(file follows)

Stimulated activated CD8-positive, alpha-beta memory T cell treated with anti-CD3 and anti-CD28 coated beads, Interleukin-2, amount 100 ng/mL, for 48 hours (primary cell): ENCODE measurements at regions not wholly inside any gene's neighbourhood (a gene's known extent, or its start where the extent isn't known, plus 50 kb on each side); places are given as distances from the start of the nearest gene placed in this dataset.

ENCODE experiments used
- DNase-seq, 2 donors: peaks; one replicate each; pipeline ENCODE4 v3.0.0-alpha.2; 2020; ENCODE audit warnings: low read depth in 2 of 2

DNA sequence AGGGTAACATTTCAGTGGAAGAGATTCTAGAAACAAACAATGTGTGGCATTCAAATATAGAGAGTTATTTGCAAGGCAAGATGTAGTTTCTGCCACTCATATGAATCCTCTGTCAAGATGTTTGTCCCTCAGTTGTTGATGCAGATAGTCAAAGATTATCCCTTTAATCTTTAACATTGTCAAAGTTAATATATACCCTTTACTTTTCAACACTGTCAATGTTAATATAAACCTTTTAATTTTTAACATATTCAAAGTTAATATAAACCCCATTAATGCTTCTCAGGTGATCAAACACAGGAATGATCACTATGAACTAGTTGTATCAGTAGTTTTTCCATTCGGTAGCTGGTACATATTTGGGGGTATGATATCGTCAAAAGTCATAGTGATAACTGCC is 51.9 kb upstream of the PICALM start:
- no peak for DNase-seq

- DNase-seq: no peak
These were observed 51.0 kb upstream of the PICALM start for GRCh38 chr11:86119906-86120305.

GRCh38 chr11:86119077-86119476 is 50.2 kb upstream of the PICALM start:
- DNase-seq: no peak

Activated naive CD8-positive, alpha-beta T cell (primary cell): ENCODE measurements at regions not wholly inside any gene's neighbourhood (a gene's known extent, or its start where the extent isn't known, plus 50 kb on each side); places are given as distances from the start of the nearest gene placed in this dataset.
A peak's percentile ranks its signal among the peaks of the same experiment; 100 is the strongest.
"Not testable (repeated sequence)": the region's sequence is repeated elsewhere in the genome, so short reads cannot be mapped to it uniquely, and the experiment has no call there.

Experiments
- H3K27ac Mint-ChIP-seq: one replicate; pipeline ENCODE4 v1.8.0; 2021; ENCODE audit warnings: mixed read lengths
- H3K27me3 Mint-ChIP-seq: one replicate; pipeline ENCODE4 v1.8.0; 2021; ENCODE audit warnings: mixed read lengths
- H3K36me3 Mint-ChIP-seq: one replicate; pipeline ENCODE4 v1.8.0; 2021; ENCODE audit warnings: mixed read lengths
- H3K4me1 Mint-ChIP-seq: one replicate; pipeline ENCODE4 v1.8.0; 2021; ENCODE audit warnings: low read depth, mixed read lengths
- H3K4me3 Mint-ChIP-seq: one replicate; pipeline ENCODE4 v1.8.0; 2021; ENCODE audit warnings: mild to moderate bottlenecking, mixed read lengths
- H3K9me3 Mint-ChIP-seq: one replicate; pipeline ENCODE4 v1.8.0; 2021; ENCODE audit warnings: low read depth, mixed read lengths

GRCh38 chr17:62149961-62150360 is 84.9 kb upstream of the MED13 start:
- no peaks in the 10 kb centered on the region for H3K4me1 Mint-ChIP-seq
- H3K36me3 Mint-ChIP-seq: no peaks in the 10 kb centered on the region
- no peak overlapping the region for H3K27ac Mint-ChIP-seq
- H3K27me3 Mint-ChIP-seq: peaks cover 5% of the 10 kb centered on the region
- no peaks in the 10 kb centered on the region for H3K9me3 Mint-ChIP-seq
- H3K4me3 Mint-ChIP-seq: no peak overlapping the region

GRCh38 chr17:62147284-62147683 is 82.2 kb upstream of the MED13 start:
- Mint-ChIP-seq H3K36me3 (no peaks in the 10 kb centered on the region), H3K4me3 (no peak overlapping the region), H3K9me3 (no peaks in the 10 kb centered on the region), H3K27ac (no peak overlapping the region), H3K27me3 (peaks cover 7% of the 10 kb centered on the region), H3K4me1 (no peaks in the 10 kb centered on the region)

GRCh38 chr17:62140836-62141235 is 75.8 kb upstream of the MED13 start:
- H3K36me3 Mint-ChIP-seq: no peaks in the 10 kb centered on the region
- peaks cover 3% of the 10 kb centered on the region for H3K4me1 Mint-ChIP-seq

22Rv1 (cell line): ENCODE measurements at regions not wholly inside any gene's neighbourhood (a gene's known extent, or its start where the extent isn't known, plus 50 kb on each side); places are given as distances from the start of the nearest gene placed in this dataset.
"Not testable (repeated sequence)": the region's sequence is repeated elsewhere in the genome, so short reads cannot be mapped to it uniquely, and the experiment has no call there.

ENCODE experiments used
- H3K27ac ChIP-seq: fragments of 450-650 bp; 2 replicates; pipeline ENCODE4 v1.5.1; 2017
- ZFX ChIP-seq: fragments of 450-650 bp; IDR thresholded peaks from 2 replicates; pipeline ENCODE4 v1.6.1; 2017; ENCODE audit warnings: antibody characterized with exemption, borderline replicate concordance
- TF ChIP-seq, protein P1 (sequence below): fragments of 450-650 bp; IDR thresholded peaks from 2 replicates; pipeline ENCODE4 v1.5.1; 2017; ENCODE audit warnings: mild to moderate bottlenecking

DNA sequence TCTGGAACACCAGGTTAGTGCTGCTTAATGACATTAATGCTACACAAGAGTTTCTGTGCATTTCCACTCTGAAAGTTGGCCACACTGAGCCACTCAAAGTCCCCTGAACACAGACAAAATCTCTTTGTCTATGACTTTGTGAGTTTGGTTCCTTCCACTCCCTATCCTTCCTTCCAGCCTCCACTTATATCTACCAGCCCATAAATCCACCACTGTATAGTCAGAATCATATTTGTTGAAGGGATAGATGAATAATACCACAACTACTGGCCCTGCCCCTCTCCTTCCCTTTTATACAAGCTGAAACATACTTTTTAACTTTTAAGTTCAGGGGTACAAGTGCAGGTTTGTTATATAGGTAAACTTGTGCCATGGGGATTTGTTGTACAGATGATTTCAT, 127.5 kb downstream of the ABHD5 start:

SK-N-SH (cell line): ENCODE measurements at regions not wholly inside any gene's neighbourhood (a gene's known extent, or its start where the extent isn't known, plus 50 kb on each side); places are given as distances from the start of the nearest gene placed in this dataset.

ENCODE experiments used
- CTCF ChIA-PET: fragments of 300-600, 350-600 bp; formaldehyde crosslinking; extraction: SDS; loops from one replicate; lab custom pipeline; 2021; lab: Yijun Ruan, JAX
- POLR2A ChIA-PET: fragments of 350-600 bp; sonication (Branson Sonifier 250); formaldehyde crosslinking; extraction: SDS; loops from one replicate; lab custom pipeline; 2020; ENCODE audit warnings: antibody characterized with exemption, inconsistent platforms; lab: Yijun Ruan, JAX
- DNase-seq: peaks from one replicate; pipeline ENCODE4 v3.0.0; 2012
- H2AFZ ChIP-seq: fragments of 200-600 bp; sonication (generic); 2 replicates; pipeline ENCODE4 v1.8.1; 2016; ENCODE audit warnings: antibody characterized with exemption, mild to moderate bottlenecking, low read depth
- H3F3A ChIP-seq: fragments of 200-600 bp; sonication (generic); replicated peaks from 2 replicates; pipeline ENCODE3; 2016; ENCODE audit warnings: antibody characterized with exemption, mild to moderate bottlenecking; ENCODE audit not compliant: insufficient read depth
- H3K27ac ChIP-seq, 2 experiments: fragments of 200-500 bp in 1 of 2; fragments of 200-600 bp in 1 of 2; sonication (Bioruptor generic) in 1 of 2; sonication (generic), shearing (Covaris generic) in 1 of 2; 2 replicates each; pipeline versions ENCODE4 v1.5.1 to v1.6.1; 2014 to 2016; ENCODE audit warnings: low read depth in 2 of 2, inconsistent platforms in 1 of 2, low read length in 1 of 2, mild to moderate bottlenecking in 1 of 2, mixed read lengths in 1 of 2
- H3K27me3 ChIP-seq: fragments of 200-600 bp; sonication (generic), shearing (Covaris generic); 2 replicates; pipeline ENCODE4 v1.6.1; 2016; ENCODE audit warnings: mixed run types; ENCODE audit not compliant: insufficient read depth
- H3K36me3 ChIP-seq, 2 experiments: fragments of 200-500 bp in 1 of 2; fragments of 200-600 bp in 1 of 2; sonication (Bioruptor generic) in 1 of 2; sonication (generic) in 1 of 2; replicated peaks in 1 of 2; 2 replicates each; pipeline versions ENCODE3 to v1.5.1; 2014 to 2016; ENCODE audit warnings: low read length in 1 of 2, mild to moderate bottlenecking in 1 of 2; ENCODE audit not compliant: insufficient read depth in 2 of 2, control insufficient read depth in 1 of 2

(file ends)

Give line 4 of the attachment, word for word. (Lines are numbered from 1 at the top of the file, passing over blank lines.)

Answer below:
DNA sequence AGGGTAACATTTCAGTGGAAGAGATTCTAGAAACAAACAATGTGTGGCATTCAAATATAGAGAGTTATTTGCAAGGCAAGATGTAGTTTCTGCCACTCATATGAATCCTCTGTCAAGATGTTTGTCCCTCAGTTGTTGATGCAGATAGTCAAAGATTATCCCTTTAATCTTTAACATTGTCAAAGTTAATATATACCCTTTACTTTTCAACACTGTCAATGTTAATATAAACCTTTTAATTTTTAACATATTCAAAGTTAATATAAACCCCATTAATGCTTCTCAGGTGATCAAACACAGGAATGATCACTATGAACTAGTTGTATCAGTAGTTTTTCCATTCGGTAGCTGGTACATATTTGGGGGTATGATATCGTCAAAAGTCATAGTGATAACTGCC is 51.9 kb upstream of the PICALM start: